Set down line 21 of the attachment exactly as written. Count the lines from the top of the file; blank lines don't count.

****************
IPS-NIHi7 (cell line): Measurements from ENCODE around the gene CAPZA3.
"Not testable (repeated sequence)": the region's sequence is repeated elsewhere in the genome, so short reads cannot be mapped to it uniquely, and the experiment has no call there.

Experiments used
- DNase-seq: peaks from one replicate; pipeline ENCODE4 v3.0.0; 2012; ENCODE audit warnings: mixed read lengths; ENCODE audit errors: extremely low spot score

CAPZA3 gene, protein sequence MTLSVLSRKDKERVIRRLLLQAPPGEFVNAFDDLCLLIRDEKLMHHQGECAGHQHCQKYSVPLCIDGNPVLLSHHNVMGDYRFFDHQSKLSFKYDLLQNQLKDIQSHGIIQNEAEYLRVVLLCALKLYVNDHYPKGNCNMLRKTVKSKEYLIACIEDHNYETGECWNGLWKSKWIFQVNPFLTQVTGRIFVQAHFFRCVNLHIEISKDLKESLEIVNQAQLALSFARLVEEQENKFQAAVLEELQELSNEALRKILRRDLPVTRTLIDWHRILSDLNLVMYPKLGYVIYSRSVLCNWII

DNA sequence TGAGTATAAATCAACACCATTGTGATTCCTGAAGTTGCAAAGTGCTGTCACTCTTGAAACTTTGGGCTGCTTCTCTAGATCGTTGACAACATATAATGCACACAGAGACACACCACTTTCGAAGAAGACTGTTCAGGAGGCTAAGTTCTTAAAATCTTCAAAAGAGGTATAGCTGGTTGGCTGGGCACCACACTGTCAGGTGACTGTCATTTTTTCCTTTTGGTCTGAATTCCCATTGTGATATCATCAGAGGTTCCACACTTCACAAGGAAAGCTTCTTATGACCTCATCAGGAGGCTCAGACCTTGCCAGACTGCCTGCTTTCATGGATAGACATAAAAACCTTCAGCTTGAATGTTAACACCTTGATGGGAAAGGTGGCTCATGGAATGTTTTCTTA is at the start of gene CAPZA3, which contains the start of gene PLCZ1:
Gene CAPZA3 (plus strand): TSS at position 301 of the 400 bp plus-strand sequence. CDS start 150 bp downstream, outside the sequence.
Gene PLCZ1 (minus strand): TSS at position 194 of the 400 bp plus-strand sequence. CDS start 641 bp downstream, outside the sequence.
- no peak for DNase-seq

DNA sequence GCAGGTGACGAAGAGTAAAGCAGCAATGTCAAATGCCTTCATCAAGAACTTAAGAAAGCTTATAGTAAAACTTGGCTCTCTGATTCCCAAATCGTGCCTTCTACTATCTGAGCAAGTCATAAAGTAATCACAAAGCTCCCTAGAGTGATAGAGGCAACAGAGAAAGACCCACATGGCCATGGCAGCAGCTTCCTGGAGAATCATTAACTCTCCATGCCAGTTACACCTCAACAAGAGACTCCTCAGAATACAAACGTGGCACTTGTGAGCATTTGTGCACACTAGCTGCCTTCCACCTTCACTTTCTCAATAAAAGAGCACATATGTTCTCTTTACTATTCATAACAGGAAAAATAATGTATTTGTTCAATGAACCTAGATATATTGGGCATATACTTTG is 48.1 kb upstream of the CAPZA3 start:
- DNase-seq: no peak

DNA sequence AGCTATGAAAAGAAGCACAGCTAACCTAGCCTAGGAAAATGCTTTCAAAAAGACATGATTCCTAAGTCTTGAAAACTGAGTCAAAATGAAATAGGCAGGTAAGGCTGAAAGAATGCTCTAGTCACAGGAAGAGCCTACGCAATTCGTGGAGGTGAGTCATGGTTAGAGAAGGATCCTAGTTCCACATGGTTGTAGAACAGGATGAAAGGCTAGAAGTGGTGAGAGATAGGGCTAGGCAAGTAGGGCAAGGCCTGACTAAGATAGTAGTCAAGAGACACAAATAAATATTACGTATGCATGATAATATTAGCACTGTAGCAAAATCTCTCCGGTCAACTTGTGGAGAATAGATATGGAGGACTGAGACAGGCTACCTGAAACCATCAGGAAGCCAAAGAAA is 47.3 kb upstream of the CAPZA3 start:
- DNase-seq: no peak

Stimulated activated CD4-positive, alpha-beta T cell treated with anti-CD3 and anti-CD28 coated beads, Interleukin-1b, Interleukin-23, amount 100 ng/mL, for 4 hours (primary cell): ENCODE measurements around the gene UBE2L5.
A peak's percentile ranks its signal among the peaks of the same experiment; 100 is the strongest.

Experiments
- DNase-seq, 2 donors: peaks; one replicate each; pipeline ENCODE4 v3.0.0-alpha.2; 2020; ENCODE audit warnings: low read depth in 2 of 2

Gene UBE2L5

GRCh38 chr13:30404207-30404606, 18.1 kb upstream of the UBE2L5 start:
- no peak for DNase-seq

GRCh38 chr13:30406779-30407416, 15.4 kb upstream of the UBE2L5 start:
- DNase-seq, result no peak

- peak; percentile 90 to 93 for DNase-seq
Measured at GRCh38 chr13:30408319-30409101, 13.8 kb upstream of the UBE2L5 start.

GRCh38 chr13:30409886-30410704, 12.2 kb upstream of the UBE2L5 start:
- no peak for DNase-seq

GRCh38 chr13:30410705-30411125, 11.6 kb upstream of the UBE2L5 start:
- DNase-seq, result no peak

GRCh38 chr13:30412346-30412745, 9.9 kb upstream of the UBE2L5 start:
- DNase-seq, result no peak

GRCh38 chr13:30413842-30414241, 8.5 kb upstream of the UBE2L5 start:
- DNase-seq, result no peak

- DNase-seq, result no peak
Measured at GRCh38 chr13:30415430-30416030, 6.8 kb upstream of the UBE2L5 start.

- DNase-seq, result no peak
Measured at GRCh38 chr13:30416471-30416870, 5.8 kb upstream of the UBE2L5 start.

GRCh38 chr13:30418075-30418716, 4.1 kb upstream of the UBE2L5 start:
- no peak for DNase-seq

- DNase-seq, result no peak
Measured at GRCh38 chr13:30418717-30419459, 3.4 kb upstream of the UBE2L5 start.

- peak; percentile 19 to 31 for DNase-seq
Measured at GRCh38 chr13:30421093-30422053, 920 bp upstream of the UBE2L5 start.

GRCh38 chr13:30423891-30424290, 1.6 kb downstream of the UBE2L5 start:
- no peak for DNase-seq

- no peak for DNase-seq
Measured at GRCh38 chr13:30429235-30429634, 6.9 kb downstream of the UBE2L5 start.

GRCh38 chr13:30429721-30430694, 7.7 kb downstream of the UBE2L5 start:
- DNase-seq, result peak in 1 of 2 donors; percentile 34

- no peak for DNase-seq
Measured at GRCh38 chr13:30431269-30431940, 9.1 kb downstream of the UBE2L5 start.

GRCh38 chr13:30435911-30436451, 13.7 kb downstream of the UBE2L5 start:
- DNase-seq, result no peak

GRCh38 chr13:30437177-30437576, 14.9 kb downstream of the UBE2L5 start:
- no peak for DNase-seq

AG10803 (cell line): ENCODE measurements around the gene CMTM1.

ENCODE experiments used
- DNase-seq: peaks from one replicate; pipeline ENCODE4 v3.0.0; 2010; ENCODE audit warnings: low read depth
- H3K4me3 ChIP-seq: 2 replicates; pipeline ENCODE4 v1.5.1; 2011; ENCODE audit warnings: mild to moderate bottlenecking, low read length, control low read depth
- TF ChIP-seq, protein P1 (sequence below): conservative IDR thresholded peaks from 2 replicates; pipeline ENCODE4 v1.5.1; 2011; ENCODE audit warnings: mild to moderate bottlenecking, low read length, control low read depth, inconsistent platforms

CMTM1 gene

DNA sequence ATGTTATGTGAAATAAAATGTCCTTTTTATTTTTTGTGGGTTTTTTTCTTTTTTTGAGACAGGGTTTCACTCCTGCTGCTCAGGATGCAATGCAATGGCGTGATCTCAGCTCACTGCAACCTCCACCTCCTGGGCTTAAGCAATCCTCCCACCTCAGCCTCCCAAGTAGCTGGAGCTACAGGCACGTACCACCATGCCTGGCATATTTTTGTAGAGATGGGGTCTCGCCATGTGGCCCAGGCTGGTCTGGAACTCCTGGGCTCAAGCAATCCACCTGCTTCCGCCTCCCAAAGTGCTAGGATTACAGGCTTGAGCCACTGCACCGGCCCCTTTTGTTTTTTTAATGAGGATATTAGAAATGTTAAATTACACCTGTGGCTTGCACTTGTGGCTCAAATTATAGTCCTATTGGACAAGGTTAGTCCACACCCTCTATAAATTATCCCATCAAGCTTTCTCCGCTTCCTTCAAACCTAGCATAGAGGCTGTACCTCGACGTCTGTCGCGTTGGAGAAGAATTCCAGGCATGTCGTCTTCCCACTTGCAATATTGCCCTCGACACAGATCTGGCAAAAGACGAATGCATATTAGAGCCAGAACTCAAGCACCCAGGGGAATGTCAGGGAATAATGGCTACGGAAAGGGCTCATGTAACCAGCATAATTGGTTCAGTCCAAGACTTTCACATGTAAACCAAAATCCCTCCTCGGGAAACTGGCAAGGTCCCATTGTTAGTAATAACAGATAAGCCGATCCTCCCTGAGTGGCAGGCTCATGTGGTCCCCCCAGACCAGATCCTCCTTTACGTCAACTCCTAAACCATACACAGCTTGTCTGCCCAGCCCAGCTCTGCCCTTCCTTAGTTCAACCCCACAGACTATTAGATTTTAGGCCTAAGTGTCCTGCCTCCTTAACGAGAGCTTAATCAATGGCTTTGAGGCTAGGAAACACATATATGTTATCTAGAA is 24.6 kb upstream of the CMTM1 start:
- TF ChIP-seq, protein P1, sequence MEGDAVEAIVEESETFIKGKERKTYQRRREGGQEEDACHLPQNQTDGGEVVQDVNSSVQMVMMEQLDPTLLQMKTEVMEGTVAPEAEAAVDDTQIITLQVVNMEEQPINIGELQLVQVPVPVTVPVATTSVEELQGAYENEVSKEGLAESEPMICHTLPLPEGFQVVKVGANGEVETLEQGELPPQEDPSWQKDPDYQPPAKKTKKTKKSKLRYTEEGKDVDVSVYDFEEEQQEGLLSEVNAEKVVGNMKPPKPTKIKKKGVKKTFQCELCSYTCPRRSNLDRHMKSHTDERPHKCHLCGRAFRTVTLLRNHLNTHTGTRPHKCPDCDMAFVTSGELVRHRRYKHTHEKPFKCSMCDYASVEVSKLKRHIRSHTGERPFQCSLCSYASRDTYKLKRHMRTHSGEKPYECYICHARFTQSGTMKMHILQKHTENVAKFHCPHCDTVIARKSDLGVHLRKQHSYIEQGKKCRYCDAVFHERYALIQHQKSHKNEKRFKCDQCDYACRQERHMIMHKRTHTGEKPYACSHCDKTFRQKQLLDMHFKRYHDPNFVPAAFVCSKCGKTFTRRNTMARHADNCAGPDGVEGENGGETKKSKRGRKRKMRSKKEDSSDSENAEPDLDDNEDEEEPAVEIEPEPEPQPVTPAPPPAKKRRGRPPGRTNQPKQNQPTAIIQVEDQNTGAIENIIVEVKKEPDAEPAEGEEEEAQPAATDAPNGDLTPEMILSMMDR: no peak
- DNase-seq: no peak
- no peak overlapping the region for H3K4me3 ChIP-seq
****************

GRCh38 chr13:30406779-30407416, 15.4 kb upstream of the UBE2L5 start: